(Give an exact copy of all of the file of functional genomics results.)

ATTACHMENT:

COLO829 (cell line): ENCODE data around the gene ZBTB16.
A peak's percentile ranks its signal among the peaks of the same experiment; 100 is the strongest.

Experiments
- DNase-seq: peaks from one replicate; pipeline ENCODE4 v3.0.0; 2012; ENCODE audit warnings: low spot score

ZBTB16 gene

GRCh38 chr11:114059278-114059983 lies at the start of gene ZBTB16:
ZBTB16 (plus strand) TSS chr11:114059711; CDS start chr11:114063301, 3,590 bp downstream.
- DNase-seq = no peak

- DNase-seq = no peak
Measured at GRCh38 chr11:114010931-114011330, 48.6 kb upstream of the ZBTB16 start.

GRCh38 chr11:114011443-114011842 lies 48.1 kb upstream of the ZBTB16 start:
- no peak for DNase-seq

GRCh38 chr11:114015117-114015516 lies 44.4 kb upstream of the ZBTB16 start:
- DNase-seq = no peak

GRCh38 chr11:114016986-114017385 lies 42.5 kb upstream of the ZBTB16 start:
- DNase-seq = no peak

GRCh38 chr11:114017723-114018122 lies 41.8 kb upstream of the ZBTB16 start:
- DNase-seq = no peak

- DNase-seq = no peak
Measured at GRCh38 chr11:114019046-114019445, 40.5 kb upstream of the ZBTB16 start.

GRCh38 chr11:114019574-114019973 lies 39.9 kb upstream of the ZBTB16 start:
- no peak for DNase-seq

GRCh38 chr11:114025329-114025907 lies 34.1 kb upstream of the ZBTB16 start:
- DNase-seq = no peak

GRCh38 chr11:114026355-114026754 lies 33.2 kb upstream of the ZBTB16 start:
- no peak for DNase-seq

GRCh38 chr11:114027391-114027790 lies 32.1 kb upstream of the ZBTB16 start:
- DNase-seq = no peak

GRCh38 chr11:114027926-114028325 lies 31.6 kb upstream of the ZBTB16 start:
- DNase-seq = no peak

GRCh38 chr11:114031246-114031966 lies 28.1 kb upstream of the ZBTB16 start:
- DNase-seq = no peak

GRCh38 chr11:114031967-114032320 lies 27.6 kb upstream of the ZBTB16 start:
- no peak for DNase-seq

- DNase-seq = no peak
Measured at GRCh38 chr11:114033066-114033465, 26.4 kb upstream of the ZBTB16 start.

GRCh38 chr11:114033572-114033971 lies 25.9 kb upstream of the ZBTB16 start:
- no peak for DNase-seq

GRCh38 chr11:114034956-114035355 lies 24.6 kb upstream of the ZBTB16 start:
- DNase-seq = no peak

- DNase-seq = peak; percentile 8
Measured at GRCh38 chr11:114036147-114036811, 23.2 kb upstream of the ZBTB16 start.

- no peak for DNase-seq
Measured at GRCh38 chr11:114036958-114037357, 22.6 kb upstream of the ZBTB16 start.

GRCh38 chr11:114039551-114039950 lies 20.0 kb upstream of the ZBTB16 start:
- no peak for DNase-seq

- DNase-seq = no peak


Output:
COLO829 (cell line): ENCODE data around the gene ZBTB16.
A peak's percentile ranks its signal among the peaks of the same experiment; 100 is the strongest.

Experiments
- DNase-seq: peaks from one replicate; pipeline ENCODE4 v3.0.0; 2012; ENCODE audit warnings: low spot score

ZBTB16 gene

GRCh38 chr11:114059278-114059983 lies at the start of gene ZBTB16:
ZBTB16 (plus strand) TSS chr11:114059711; CDS start chr11:114063301, 3,590 bp downstream.
- DNase-seq = no peak

- DNase-seq = no peak
Measured at GRCh38 chr11:114010931-114011330, 48.6 kb upstream of the ZBTB16 start.

GRCh38 chr11:114011443-114011842 lies 48.1 kb upstream of the ZBTB16 start:
- no peak for DNase-seq

GRCh38 chr11:114015117-114015516 lies 44.4 kb upstream of the ZBTB16 start:
- DNase-seq = no peak

GRCh38 chr11:114016986-114017385 lies 42.5 kb upstream of the ZBTB16 start:
- DNase-seq = no peak

GRCh38 chr11:114017723-114018122 lies 41.8 kb upstream of the ZBTB16 start:
- DNase-seq = no peak

- DNase-seq = no peak
Measured at GRCh38 chr11:114019046-114019445, 40.5 kb upstream of the ZBTB16 start.

GRCh38 chr11:114019574-114019973 lies 39.9 kb upstream of the ZBTB16 start:
- no peak for DNase-seq

GRCh38 chr11:114025329-114025907 lies 34.1 kb upstream of the ZBTB16 start:
- DNase-seq = no peak

GRCh38 chr11:114026355-114026754 lies 33.2 kb upstream of the ZBTB16 start:
- no peak for DNase-seq

GRCh38 chr11:114027391-114027790 lies 32.1 kb upstream of the ZBTB16 start:
- DNase-seq = no peak

GRCh38 chr11:114027926-114028325 lies 31.6 kb upstream of the ZBTB16 start:
- DNase-seq = no peak

GRCh38 chr11:114031246-114031966 lies 28.1 kb upstream of the ZBTB16 start:
- DNase-seq = no peak

GRCh38 chr11:114031967-114032320 lies 27.6 kb upstream of the ZBTB16 start:
- no peak for DNase-seq

- DNase-seq = no peak
Measured at GRCh38 chr11:114033066-114033465, 26.4 kb upstream of the ZBTB16 start.

GRCh38 chr11:114033572-114033971 lies 25.9 kb upstream of the ZBTB16 start:
- no peak for DNase-seq

GRCh38 chr11:114034956-114035355 lies 24.6 kb upstream of the ZBTB16 start:
- DNase-seq = no peak

- DNase-seq = peak; percentile 8
Measured at GRCh38 chr11:114036147-114036811, 23.2 kb upstream of the ZBTB16 start.

- no peak for DNase-seq
Measured at GRCh38 chr11:114036958-114037357, 22.6 kb upstream of the ZBTB16 start.

GRCh38 chr11:114039551-114039950 lies 20.0 kb upstream of the ZBTB16 start:
- no peak for DNase-seq

- DNase-seq = no peak